According to ExpressVPN’s survey on remote work problems, some remote employees waste 67% of their workweek doing non-work tasks. These tasks include things like online shopping, online gambling and even searching for other jobs. Surprisingly, this adds up to over 1,400 working hours wasted per year per employee.

This waste of time is detrimental for entrepreneurs, contract workers and employees. As a business owner, you may be wasting valuable time. As an employee, you risk losing your job due to not using your paid hours for work related tasks. 

One solution is setting physical and temporal boundaries. Carving out a dedicated workspace, free from distractions, and establishing strict working hours can help separate work from personal life. 

For online, use productivity apps and extensions to block sites that will distract you while you’re working.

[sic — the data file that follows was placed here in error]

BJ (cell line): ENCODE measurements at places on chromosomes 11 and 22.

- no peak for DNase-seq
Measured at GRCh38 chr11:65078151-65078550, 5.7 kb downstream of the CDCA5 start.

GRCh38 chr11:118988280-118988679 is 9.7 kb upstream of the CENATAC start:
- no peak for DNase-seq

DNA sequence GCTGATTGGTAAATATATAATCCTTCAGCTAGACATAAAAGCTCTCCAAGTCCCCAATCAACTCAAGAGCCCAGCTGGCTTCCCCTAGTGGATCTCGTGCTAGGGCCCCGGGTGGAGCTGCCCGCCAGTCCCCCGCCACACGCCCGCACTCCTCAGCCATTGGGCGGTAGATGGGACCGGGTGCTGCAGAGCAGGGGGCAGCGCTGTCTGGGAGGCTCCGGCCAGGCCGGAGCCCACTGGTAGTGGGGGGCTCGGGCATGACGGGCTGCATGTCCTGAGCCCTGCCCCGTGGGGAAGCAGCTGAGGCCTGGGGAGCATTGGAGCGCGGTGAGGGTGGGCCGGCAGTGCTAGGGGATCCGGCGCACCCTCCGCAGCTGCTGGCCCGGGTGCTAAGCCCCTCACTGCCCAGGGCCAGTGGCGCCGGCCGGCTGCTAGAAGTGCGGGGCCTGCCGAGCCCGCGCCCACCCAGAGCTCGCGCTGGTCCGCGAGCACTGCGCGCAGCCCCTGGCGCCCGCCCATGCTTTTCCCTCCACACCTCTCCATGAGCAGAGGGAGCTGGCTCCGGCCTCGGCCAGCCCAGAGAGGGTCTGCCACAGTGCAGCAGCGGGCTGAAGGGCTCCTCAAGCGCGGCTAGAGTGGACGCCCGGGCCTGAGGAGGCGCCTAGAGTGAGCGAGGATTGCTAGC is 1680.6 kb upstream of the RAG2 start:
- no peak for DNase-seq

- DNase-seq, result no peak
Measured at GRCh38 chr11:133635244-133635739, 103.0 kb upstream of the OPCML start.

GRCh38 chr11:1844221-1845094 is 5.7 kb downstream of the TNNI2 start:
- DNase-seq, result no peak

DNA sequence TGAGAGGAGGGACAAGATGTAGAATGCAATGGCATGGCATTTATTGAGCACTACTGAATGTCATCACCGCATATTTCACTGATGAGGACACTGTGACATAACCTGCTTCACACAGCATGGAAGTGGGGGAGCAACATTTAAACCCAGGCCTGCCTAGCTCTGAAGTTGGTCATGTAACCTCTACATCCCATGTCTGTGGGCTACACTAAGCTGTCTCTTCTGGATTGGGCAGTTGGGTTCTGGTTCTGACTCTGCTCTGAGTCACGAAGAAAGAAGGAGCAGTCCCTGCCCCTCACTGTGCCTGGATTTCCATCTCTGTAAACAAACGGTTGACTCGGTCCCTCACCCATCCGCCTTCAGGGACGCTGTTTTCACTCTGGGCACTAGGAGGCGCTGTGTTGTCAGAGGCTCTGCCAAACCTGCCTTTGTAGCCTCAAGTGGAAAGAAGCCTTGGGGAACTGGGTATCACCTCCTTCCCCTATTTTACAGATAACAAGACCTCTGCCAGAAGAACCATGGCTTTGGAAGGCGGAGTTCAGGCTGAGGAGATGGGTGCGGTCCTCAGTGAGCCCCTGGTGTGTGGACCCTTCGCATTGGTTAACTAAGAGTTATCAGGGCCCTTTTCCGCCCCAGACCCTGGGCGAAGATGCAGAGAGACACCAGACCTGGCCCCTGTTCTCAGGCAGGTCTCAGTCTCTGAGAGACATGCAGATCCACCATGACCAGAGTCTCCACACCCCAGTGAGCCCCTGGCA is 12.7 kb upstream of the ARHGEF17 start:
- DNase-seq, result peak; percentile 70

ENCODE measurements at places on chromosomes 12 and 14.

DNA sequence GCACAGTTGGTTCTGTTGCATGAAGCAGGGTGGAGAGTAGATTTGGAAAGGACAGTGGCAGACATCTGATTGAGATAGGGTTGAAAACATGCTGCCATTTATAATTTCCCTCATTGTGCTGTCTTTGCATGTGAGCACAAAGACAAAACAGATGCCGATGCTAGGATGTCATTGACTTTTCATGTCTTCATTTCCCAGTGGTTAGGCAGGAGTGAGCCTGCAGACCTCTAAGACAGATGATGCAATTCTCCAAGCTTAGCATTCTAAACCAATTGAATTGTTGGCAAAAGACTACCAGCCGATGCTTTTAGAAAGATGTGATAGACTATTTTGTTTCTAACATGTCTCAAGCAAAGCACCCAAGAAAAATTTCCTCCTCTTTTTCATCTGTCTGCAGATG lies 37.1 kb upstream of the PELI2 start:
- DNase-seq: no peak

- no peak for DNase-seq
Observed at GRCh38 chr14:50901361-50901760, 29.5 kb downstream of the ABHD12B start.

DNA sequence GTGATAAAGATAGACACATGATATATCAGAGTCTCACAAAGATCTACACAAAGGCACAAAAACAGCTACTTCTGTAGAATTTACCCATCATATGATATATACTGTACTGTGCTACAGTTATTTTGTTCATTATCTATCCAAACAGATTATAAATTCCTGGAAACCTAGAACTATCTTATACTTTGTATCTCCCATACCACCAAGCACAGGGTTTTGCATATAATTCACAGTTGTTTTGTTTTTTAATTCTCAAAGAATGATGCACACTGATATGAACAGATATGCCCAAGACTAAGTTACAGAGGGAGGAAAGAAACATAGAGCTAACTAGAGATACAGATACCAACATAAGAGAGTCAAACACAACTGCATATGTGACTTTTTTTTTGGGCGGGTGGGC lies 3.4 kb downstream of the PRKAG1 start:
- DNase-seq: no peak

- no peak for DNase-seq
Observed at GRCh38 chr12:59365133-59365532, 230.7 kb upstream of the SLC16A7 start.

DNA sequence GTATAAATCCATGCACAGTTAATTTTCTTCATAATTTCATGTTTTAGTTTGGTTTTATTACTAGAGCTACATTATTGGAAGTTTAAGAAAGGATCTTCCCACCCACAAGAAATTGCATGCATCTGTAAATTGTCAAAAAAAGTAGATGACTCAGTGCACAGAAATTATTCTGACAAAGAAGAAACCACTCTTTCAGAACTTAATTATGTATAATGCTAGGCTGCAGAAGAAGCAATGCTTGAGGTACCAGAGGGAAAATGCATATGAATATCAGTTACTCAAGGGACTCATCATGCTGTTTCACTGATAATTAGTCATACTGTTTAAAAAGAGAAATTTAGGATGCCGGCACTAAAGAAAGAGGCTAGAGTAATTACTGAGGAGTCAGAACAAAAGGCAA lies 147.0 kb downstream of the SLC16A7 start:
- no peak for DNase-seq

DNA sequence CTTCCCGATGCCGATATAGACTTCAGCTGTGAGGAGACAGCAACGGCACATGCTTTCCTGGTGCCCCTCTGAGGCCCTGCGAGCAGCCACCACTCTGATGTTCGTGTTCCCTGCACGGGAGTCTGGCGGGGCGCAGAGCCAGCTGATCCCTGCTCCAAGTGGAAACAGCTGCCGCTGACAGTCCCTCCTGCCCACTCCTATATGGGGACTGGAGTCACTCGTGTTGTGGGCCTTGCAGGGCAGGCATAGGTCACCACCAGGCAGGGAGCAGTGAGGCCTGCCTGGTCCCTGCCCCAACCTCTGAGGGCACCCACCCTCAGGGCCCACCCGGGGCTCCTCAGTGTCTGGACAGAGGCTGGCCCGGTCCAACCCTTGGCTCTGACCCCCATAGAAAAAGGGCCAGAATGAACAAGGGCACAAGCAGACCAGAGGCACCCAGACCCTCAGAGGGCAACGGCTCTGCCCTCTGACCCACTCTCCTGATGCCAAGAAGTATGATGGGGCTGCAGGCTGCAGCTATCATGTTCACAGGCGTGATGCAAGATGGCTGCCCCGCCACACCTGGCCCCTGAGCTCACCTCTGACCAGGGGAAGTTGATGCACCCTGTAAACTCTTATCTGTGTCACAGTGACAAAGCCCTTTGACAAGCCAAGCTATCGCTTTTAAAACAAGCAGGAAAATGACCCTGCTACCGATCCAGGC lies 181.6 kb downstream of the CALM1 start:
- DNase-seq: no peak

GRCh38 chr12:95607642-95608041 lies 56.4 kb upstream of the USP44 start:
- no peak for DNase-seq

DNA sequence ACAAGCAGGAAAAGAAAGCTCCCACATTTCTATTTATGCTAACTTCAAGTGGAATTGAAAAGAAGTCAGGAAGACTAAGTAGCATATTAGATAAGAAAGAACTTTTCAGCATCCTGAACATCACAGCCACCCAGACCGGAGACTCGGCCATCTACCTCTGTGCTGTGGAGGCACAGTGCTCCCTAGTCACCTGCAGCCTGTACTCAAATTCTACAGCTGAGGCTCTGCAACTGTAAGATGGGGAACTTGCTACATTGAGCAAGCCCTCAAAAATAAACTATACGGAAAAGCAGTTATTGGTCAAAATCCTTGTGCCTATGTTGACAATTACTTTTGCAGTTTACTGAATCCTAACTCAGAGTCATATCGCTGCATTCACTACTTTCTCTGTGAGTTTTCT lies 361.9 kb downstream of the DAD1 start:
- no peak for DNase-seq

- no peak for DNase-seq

Narrowing Down a Routine

When we work outside the home, there are many things we need to take into account in order to be at our desks and ready for work on time. We need to be in bed at a certain time so that we can wake up in time. We also need to get ready for work and possibly get the kids ready for school.

Then, we need to factor in commute time, 15 extra minutes to stop at Starbucks, and leave a buffer in case something comes up that delays our plans. All of this is possible because we have daily routines that keep things in line.